A delay of preliminary work on its proposed Leidy Southeast expansion, which is designed to relieve capacity constraints in the Marcellus Shale while serving local distribution companies along the Atlantic Seaboard, is costing Transcontinental Gas Pipe Line Co. LLC (Transco) $125,000 per day and threatens to push back the project's scheduled opening, the company said.
"The in-service date contracted with the project shippers (including local gas distribution companies) is December 1, 2015, which coincides with the beginning of the next winter heating season," Transco said in a filing at FERC [CP13-551]. In order to meet that deadline and satisfy its contractual obligations, Transco obtained from the Federal Energy Regulatory Commission necessary authorizations for work, including "nonmechanized tree-felling on the pipeline right of way, which must be completed within the very limited time window of March and the first week of April 2015 in order to be protective of threatened and endangered species as per the direction of the U.S. Fish and Wildlife Service."
Tree-felling and other preliminary work had begun, Transco said, when the Delaware Riverkeeper Network (DRN) obtained a temporary stay to bring the project to a halt (see Daily GPI, March 13).
"Transco is incurring a cost of $125,000 per day to keep the construction crews on stand-by during this stay," Transco said. "More importantly, to meet is in-service contractual commitment to provide gas by the next winter heating season, Transco must immediately be allowed to resume tree felling. Otherwise, it will miss the narrow time window allowed to complete this essential preliminary work before moving forward with other construction of the pipeline and it will suffer serious reputational and financial damage."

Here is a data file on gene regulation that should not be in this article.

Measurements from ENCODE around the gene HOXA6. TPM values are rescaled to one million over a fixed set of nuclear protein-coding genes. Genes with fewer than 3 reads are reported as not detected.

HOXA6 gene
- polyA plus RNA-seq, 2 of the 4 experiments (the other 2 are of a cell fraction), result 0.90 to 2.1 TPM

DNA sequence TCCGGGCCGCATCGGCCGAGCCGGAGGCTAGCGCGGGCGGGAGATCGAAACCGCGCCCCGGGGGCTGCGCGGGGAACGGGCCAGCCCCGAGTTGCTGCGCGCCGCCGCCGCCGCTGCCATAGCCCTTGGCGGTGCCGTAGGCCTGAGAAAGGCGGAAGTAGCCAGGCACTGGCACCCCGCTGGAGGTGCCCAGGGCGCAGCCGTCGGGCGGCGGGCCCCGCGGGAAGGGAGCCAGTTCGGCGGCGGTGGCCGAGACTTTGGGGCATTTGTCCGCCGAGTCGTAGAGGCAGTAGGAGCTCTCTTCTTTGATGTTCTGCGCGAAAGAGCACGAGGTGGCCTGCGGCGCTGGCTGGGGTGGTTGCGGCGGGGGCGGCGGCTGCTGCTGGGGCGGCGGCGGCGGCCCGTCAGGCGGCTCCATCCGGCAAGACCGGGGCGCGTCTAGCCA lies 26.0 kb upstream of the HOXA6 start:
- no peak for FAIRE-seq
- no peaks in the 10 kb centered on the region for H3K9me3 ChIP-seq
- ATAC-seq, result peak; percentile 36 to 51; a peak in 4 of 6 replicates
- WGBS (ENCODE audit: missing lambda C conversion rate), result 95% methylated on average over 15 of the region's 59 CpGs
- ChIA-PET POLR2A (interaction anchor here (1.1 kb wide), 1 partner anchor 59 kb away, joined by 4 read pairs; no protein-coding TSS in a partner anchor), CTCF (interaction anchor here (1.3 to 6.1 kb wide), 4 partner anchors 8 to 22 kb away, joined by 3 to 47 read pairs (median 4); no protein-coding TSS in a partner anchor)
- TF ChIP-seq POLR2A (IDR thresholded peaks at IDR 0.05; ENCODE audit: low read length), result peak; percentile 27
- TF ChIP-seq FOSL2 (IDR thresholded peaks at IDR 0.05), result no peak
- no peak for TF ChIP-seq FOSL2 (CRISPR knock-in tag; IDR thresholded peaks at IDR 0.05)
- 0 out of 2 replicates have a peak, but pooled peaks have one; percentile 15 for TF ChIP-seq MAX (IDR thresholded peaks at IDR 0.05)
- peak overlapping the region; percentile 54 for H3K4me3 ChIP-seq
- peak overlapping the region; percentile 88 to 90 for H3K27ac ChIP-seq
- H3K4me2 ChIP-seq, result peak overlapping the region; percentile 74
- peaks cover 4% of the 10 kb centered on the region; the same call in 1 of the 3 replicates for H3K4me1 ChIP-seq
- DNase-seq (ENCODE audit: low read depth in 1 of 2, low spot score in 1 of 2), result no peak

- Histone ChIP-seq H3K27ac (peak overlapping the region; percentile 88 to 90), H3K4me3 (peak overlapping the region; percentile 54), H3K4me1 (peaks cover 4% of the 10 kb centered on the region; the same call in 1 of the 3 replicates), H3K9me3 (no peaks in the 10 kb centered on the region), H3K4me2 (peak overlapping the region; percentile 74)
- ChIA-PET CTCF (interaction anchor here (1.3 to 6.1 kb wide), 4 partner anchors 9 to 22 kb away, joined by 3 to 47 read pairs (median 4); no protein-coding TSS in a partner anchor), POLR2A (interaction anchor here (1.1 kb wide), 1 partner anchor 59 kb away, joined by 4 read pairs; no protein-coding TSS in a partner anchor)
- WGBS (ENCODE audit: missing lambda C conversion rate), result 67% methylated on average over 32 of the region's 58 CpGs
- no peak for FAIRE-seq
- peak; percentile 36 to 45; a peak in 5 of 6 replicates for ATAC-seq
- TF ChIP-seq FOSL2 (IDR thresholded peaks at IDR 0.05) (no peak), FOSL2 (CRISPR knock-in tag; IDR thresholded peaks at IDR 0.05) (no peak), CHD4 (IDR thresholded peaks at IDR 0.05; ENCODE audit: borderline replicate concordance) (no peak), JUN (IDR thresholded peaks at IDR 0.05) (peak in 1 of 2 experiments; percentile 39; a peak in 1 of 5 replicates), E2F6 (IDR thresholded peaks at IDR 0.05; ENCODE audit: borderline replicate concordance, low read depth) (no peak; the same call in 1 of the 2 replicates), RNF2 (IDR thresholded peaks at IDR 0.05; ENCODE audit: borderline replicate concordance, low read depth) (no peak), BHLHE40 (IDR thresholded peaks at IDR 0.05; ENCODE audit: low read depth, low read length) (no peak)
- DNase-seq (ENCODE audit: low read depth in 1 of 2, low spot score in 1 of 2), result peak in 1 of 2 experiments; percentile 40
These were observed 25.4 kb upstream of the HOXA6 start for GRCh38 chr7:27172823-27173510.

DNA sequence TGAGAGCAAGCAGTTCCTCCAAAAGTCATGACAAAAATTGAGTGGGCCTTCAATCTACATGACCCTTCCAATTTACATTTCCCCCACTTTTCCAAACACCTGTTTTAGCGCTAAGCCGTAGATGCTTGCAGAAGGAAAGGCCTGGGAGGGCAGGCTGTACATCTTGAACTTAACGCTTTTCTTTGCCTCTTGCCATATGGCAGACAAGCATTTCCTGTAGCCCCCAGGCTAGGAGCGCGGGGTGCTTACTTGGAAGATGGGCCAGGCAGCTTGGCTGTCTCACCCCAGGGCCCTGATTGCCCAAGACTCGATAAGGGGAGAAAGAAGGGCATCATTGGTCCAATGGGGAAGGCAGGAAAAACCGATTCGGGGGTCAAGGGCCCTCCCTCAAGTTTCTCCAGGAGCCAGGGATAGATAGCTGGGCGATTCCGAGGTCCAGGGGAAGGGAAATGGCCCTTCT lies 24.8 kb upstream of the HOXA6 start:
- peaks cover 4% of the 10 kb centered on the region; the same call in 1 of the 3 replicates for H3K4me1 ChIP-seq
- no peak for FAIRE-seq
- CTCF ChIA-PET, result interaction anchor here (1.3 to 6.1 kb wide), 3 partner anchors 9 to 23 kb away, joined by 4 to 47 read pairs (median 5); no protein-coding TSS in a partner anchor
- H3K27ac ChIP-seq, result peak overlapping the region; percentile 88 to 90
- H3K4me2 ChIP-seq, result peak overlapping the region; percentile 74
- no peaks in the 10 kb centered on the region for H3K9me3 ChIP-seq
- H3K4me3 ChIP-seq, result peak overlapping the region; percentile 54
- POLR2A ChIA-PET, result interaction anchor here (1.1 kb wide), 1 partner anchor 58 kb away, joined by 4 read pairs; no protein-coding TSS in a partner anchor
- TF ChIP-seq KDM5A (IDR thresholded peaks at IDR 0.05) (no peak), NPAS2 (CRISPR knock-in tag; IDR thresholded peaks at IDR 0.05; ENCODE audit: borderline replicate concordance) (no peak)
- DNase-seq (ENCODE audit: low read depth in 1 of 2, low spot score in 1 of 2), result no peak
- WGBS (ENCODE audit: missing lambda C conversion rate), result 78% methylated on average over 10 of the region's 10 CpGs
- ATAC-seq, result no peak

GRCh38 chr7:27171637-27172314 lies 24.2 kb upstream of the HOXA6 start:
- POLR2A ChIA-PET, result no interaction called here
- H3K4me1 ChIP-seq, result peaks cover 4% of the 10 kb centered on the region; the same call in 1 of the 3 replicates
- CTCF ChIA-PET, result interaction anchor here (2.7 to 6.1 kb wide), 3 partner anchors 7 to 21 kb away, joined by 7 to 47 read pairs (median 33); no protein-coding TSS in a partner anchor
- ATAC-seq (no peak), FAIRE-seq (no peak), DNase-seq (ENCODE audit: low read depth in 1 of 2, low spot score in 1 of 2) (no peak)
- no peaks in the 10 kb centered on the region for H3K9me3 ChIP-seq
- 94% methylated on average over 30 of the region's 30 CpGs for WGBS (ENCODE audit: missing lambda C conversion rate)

The company argued that DRN has not met the burden required to justify a stay and asked that the group's petition be denied.
DRN last week said it had filed a petition of writ in the U.S. Court of Appeals for the District of Columbia Circuit seeking an emergency stay of a FERC notice to proceed with tree felling activities "to give the court sufficient opportunity to consider the merits" of the Commission's Dec. 18 approval of the project (see Daily GPI, Dec. 18, 2014).
Last year, in a case led by DRN, the U.S. Court of Appeals for the District of Columbia Circuit ruled that FERC "impermissibly segmented the environmental review" of Tennessee Gas Pipeline's Northeast Upgrade Project and remanded that case to FERC "for further consideration of segmentation and cumulative impacts" (see Shale Daily, June 6, 2014). Environmental groups had argued that FERC had violated the National Environmental Policy Act when it segmented its review of the project, giving no consideration to it in conjunction with three other closely related projects, and claimed that FERC failed to provide a meaningful analysis of the cumulative impacts of the projects.
"Approval of the Southeast Leidy Line is a clear violation of the federal court ruling the Delaware Riverkeeper Network secured July 2014 that instructed FERC to stop engaging in segmentation of pipeline projects, the breaking up of larger projects into smaller pieces for review and approval," said Maya van Rossum of Delaware Riverkeeper.
Earlier this month, FERC gave Transco permission to begin partial path service on the proposed Leidy Southeast expansion, which would create an additional 525,000 Dth/d of capacity from Transco's Leidy line in Pennsylvania as far south as Choctaw County, AL (see Shale Daily, March 3).
The project, which is expected to cost $607 million, includes constructing about 30 miles of 42-inch diameter pipeline looping in Pennsylvania and New Jersey, the net addition of 71,900 hp at four existing compressor stations, and minor modifications to meter stations and associated facilities.